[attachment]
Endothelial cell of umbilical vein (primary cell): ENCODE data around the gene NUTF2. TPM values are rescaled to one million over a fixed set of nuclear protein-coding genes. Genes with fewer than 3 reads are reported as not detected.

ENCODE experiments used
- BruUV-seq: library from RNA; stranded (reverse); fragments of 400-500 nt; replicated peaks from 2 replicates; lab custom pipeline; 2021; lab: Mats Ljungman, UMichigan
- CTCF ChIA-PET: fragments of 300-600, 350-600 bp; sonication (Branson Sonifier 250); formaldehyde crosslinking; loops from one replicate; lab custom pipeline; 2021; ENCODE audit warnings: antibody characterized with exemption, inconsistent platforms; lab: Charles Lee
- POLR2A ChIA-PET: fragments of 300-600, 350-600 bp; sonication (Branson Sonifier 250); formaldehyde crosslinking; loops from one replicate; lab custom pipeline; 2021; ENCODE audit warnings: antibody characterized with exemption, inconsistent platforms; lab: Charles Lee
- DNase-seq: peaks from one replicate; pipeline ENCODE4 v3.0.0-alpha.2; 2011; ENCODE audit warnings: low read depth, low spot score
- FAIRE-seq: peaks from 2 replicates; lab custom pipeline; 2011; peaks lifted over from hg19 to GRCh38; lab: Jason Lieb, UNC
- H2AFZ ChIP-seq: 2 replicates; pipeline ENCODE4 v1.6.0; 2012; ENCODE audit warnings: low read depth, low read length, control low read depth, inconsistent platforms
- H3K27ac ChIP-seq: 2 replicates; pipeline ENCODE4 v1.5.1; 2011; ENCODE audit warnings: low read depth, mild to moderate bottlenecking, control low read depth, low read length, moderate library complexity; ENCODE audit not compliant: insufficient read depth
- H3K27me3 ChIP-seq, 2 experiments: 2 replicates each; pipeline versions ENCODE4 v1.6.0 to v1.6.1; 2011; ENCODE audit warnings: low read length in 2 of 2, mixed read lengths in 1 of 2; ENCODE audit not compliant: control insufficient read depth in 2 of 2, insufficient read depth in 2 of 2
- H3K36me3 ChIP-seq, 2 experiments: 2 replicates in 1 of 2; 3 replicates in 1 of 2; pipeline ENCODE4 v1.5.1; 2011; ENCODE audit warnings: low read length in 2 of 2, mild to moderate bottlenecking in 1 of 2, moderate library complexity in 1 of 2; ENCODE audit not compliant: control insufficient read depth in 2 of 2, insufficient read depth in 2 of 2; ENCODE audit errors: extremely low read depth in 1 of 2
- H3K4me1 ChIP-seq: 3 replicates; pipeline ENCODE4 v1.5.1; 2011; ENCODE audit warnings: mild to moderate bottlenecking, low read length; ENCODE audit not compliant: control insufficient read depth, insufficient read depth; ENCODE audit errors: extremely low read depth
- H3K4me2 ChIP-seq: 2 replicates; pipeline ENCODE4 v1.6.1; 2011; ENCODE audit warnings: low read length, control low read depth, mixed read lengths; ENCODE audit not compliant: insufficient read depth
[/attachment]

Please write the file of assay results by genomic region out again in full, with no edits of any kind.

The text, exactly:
Endothelial cell of umbilical vein (primary cell): ENCODE data around the gene NUTF2. TPM values are rescaled to one million over a fixed set of nuclear protein-coding genes. Genes with fewer than 3 reads are reported as not detected.

ENCODE experiments used
- BruUV-seq: library from RNA; stranded (reverse); fragments of 400-500 nt; replicated peaks from 2 replicates; lab custom pipeline; 2021; lab: Mats Ljungman, UMichigan
- CTCF ChIA-PET: fragments of 300-600, 350-600 bp; sonication (Branson Sonifier 250); formaldehyde crosslinking; loops from one replicate; lab custom pipeline; 2021; ENCODE audit warnings: antibody characterized with exemption, inconsistent platforms; lab: Charles Lee
- POLR2A ChIA-PET: fragments of 300-600, 350-600 bp; sonication (Branson Sonifier 250); formaldehyde crosslinking; loops from one replicate; lab custom pipeline; 2021; ENCODE audit warnings: antibody characterized with exemption, inconsistent platforms; lab: Charles Lee
- DNase-seq: peaks from one replicate; pipeline ENCODE4 v3.0.0-alpha.2; 2011; ENCODE audit warnings: low read depth, low spot score
- FAIRE-seq: peaks from 2 replicates; lab custom pipeline; 2011; peaks lifted over from hg19 to GRCh38; lab: Jason Lieb, UNC
- H2AFZ ChIP-seq: 2 replicates; pipeline ENCODE4 v1.6.0; 2012; ENCODE audit warnings: low read depth, low read length, control low read depth, inconsistent platforms
- H3K27ac ChIP-seq: 2 replicates; pipeline ENCODE4 v1.5.1; 2011; ENCODE audit warnings: low read depth, mild to moderate bottlenecking, control low read depth, low read length, moderate library complexity; ENCODE audit not compliant: insufficient read depth
- H3K27me3 ChIP-seq, 2 experiments: 2 replicates each; pipeline versions ENCODE4 v1.6.0 to v1.6.1; 2011; ENCODE audit warnings: low read length in 2 of 2, mixed read lengths in 1 of 2; ENCODE audit not compliant: control insufficient read depth in 2 of 2, insufficient read depth in 2 of 2
- H3K36me3 ChIP-seq, 2 experiments: 2 replicates in 1 of 2; 3 replicates in 1 of 2; pipeline ENCODE4 v1.5.1; 2011; ENCODE audit warnings: low read length in 2 of 2, mild to moderate bottlenecking in 1 of 2, moderate library complexity in 1 of 2; ENCODE audit not compliant: control insufficient read depth in 2 of 2, insufficient read depth in 2 of 2; ENCODE audit errors: extremely low read depth in 1 of 2
- H3K4me1 ChIP-seq: 3 replicates; pipeline ENCODE4 v1.5.1; 2011; ENCODE audit warnings: mild to moderate bottlenecking, low read length; ENCODE audit not compliant: control insufficient read depth, insufficient read depth; ENCODE audit errors: extremely low read depth
- H3K4me2 ChIP-seq: 2 replicates; pipeline ENCODE4 v1.6.1; 2011; ENCODE audit warnings: low read length, control low read depth, mixed read lengths; ENCODE audit not compliant: insufficient read depth